To achieve an impeccable system design, write a failing test first, a simple implementation to pass the test, refactor and repeat. Sounds easy, right? Then why is it not so easy to get developers to adopt this technique on a regular, or better yet, permanent basis? One possible reason is because writing unit tests often becomes a burdensome task. Developers feel they have a better shot at meeting the always tight deadlines if they forego this mundane task. Even worse, the tests that do get written only seem to cause a nuisance, for when they break, it takes a considerable effort to decipher these unit pests
and often chunks of code become commented out. This is because the act of TDD takes more than simply following those three steps. It takes a deeper understanding of why TDD improves the design of software. Specifically, how a developer approaches unit testing determines if TDD will work for them and their team.
A key characteristic of TDD that works is test readability. By focusing on test readability, a developer is forced to think about the object under test in a way that will promote good design and provide valuable documentation for the components of the system. This article provides a few quick tips to ensuring that a unit test clearly expresses an object’s intent that I initially realized after reading “Growing Object Oriented Software, Guided by Test” by Steve Freeman and Nat Pryce.
First, the name of a unit test name goes a long way to identifying the object’s purpose. Often times, a unit test is named by preceding an object’s method with “test.” This is troublesome for multiple reasons. First, the method should not exist yet if one is following the very important step of writing a failing test before writing any other line of code for that object. If the developer is predicting what that method name will be, they are also approaching the unit test in the wrong frame of mind. The developer should be thinking about the behavior of the object, the boundaries of that object, and how the object will be used. Thinking about a method name is thinking about how one will implement the object. This is a very important distinction when trying to benefit from TDD. Thinking about an object’s implementation when writing a test first is no different than actually writing the implementation first. Cohesion and readability are forced on the objects implementation when the developer is thinking about an object behavior first. Therefore, tests should be named precisely after the behavior they are testing. One technique created by Chris Stevenson, the author of a documentation generator for Java called TestDox, is to name the test methods as a sentence describing the objects behavior where the subject of the sentence is implicitly the object under test. For example, given a class that handles updating a documents workflow related properties when the document queue is changed (ProcessingInfoQueueNameChangeHandler)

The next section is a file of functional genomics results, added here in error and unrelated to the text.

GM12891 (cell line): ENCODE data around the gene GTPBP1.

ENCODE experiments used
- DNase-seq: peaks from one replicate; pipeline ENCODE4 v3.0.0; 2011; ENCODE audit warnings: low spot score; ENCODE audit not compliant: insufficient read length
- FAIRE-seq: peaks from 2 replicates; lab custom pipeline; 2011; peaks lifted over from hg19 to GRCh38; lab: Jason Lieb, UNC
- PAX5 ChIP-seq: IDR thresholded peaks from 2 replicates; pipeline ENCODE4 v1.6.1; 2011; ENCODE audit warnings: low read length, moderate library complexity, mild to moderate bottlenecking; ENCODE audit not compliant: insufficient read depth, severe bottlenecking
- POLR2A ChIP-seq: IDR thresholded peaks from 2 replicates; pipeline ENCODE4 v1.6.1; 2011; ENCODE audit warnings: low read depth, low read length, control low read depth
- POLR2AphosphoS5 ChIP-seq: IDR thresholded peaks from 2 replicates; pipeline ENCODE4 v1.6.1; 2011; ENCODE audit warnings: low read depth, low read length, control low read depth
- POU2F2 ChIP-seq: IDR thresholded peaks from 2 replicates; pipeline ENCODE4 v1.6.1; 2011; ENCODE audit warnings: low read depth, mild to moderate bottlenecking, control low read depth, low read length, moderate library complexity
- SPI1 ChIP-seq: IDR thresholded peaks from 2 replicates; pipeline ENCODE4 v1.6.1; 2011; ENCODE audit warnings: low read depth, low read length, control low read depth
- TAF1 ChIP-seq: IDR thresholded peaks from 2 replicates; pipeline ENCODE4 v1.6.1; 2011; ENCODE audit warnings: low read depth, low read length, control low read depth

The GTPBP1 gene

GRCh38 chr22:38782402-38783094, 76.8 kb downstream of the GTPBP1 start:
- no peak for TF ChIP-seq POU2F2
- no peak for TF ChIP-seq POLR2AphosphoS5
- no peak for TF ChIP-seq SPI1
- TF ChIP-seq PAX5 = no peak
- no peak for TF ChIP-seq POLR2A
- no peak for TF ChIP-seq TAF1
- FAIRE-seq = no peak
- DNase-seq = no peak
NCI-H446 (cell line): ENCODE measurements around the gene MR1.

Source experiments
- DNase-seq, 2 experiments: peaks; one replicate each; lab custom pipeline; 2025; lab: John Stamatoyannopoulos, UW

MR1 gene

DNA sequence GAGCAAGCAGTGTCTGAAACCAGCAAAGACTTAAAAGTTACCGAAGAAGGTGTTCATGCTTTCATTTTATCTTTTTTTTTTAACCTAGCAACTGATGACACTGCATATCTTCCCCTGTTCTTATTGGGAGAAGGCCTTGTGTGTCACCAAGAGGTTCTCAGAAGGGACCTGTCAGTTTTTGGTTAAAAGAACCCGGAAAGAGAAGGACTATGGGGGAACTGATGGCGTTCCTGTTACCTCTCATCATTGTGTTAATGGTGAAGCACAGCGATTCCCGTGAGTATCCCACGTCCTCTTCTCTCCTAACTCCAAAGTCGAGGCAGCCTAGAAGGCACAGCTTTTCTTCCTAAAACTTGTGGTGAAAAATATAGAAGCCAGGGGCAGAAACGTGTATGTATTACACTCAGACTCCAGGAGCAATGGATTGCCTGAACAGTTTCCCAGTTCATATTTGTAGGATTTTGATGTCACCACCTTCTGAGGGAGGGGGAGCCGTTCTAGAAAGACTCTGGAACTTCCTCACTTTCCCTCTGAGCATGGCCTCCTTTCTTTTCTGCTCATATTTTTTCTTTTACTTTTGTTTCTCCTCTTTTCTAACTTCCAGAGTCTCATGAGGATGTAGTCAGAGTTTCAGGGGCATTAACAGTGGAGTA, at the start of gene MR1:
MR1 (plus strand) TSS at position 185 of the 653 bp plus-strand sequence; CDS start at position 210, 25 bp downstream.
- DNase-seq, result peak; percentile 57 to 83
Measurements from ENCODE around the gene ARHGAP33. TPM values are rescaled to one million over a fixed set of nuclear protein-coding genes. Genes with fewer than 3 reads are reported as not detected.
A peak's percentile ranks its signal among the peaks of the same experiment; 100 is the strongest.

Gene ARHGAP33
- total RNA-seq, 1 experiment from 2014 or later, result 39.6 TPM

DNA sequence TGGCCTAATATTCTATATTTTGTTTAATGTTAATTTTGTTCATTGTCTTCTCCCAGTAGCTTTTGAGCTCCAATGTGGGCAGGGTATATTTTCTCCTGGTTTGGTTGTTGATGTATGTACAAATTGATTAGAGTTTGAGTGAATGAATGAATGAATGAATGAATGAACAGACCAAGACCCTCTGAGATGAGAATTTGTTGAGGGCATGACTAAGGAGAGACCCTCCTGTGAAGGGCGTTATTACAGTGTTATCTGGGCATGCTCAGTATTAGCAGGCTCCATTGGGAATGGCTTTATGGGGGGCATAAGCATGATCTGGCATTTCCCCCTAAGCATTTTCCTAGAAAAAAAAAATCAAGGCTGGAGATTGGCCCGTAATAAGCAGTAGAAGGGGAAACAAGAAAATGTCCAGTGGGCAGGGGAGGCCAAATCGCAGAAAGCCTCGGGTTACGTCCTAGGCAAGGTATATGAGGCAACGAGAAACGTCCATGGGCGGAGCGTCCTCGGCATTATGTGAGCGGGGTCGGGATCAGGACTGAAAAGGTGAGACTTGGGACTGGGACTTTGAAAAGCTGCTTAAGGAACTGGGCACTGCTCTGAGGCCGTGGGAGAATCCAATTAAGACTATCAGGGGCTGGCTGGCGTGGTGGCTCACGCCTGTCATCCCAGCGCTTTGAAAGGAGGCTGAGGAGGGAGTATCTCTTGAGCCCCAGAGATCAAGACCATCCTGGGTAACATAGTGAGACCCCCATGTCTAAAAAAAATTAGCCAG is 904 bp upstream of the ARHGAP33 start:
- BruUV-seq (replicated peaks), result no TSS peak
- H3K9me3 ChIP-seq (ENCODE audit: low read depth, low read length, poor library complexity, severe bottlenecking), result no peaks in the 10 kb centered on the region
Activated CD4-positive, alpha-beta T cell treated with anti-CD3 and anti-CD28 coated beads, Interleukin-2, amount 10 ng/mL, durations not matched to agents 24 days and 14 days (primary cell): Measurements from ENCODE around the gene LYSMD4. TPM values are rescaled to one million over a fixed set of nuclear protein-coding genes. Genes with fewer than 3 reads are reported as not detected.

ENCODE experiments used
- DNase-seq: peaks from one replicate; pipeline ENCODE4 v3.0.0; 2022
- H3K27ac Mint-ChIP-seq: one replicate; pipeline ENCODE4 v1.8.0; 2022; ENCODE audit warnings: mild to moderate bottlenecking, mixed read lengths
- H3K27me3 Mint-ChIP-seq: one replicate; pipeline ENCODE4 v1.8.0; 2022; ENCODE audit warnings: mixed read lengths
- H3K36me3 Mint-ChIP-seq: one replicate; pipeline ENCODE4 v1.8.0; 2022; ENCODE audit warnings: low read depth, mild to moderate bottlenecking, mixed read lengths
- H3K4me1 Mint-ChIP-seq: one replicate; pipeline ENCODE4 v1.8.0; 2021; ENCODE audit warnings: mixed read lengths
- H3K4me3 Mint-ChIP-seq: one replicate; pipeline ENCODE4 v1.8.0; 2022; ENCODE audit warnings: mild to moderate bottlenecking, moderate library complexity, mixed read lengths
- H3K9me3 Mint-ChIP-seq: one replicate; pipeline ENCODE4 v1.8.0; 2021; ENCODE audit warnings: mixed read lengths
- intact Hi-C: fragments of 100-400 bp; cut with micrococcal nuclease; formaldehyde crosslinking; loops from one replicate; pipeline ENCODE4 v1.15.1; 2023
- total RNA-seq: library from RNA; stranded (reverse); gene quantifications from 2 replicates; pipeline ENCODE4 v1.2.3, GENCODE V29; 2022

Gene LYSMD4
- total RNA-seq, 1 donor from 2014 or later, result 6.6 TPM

It should be clear what behavior each of these methods is testing. More importantly, it should be clear as to what the object under tests does. It is important to note that it’s ok that these method names are quite long and you would never want to use such names in your production code. This is because these methods will never be explicitly called as Junit will use reflection to find and execute these methods.
Another tip to improving the readability of your test code is to use Hamcrest matchers for your assertions. Hamcrest is a library of matcher objects used in various testing frameworks such as JUnit, TestNG, Mockito, and JMock. Test readability is improved with use of Hamcrest as it provides a more natural reading of the test assertions. In a nutshell, to use Hamcrest you use the following assertions:
assertThat([value], [matcher statement]);
It is also important to note that it is easy to create your own custom matchers as well and this is recommended when you find multiple instances of the same conditional code in your assertions.
Lastly, it should be clear what the literal values in your test code mean. It is difficult for someone to determine if the literal values you happen to use in your test are random or are important to the context of the test and its results. Therefore, it’s better to define literal values as constant variable where the variable names define precisely what is meant by the value. For example:
This is much more clear than if ANY_QUEUE_NAME was replaced by something like “Initial Review.”
Hopefully, these 3 tips will get you on the path to creating unit test that are readable. This will in turn put you in the correct frame of mind to yield the fruits of TDD and will provide your team with concise documentation for your objects. Ensuring that a unit test clearly states a behavior of an object is an important step to truly benefiting from TDD.